Saudi Arabia is ready to work out a rapprochement with rival Iran, Iraqi interior minister revealed, adding that he has been chosen by Saudi Crown Prince Mohamed bin Salman to mediate between the two countries.
Qassim al-Araji told his Iranian counterpart that Riyadh is eager to bridge rivalry between the two countries, The New Arab reports.
“The Crown Prince of Saudi Arabia has formally asked me to mediate with Iran to curb the tension between the two countries,” he said during a news conference on Sunday.
Al-Araji also pointed out that Saudi Arabia indicated that it would treat positively Iranian pilgrims and allow them to visit the cemetery of Baqi.
“Respect for Iranian pilgrims is very important for Tehran,” he said, adding that Iran is always seeking to strengthen its relations with Saudi Arabia.
Saudi Arabia and Iran have been competing for influence in the region, accusing each other of supporting terrorism. The two have waged proxy wars in Yemen and Syria, backing opposed sides.
Saudi Arabia severed ties with Iran last year in January after mobs attacked and ransacked its diplomatic missions in Tehran and Mashhad following the execution of top Saudi Shia cleric Sheikh Nimr.
Iran condemned the attacks and 10 people charged with attacking the missions have been handed various prison sentences ranging from six months to three years.
Riyadh had also accused Teheran of pushing a Shia agenda in Iraq. But the Kingdom has recently renewed ties with Iran-backed Shia forces in Iraq.
Al-Araji, himself an Iran-backed Iraqi leader, and a senior leader of the Popular Mobilisation Forces known in Arabic as al-Hashd al-Shaabi, visited Riyadh mid-July at the request of Saudi authorities “to discuss important topics”.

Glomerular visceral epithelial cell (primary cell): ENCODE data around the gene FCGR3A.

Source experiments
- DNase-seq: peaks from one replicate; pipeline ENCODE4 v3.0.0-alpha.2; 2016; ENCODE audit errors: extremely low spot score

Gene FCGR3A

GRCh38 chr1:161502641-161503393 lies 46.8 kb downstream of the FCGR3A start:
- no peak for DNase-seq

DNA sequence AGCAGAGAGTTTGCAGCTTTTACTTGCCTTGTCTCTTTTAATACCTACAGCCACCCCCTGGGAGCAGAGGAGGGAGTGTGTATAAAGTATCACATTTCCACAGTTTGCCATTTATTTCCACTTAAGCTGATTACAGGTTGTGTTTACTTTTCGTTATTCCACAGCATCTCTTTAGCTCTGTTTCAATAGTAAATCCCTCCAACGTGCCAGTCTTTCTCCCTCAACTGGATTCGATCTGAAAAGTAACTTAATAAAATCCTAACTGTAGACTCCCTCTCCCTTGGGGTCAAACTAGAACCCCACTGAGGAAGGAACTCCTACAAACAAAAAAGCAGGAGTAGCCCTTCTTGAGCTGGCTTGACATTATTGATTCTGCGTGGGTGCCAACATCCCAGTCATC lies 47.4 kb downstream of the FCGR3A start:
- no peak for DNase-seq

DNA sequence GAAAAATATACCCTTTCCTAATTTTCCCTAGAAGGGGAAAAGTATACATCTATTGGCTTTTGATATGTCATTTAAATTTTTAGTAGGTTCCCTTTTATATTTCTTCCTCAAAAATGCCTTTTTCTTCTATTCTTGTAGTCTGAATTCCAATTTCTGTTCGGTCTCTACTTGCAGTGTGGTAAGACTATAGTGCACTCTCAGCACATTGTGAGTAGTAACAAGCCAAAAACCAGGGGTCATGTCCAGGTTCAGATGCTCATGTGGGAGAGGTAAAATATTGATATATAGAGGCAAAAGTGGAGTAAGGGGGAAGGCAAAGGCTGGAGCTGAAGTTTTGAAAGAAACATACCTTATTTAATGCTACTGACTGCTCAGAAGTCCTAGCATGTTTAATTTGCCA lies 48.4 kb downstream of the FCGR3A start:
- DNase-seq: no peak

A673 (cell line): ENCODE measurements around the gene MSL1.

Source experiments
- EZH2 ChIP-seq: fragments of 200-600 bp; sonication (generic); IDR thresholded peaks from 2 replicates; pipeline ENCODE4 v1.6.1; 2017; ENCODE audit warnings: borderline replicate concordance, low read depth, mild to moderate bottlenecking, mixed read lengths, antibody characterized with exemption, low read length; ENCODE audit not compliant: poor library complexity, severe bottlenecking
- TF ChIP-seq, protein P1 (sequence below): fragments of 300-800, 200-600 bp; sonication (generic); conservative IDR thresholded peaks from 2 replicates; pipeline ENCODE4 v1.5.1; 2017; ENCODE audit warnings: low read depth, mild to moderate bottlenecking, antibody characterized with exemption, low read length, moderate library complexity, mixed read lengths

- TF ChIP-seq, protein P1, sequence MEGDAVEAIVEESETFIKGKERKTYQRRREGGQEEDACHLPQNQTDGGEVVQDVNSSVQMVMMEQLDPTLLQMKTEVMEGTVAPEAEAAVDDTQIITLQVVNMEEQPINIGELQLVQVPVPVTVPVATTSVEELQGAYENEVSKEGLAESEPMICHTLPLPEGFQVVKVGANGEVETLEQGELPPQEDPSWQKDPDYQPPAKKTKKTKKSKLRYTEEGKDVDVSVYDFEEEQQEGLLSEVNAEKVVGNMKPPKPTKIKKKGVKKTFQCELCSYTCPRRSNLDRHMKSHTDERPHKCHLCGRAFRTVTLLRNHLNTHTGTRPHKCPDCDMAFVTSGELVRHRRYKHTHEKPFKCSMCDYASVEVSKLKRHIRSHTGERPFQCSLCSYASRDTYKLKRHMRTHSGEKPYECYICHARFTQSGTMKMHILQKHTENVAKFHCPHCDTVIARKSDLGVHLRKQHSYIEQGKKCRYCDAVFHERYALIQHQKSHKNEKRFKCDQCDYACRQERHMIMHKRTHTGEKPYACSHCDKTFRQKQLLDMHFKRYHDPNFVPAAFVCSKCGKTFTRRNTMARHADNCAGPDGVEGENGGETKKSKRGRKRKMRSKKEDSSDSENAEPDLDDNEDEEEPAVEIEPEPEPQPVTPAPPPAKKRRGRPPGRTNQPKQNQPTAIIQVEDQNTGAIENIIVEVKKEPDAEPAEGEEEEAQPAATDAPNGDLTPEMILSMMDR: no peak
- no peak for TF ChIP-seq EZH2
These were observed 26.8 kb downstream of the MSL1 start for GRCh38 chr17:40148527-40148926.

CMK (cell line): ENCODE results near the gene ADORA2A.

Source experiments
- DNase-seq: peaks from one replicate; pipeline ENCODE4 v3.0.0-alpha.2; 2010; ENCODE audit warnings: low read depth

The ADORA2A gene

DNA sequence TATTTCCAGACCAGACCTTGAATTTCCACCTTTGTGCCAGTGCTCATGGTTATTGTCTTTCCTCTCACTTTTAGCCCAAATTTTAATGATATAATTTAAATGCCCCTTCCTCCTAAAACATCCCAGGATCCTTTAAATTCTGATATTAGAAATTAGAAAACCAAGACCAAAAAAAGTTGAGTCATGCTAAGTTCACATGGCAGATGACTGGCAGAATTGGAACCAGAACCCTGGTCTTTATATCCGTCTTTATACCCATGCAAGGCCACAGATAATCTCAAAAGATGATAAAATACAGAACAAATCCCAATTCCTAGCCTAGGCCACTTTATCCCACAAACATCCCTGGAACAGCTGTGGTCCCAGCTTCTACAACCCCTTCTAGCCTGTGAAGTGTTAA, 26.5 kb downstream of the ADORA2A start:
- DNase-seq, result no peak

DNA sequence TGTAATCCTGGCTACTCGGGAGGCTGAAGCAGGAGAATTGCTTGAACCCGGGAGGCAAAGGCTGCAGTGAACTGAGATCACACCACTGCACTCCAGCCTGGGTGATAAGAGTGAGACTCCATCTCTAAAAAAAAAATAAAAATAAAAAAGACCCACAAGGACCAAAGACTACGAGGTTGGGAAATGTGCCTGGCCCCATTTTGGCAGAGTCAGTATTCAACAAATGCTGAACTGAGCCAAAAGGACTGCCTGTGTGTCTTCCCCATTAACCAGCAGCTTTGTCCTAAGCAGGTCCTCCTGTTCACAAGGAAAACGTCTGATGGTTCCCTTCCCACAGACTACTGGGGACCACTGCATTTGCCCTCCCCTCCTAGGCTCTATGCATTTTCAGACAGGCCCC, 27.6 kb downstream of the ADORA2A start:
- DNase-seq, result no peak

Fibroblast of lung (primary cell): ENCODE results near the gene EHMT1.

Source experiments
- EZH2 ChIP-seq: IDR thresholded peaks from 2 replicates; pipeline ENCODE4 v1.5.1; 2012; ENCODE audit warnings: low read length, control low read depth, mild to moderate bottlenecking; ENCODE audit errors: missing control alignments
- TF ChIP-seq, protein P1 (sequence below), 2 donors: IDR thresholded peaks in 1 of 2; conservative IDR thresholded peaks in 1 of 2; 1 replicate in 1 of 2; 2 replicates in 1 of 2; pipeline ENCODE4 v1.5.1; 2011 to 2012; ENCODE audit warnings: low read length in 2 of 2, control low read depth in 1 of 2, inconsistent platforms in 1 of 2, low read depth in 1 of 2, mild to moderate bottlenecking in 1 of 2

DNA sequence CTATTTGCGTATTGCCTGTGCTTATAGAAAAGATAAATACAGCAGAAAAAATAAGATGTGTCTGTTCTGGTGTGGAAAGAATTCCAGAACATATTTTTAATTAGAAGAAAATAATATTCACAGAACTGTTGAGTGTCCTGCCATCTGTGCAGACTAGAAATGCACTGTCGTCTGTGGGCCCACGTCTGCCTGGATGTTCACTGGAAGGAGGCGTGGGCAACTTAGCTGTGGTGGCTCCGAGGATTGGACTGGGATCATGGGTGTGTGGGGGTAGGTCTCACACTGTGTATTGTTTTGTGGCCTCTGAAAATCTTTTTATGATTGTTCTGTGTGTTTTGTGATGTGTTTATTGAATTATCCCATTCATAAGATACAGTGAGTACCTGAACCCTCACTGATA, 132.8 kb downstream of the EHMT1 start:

Another prominent Iran-backed Iraqi leader, Moqtada Sadr met with the Saudi Crown Prince last month, a move deemed as an evidence of Iraq Shia’s distance from rivalry between Saudi Arabia and Teheran.
During the news conference, Al-Araji noted that rapprochement between the two rivals will contribute “to strengthening security in the region”.
During the OIC meeting over the situation in Jerusalem held in Istanbul early August, the Saudi and Iranian Foreign Ministers, Adel Jubeir and Javad Zarif, shook hands and the Iranian news agency ISNA noted then that the two top diplomats have had a friendly exchange on the sidelines of the event.
Many analysts saw in the handshake a change in the Saudi approach regarding relations with Iran and another signal that Riyadh is willing “to mend fences with Iran and avoid a costly confrontation”, as stated by Abdel Bari Atwan, the editor-in-chief of the London-based online newspaper Rai al-Youm.
The prominent Arab journalist had commented that the return of Iranian pilgrims to hajj this year was “the first positive sign” that raised hopes of tensions easing between the two countries.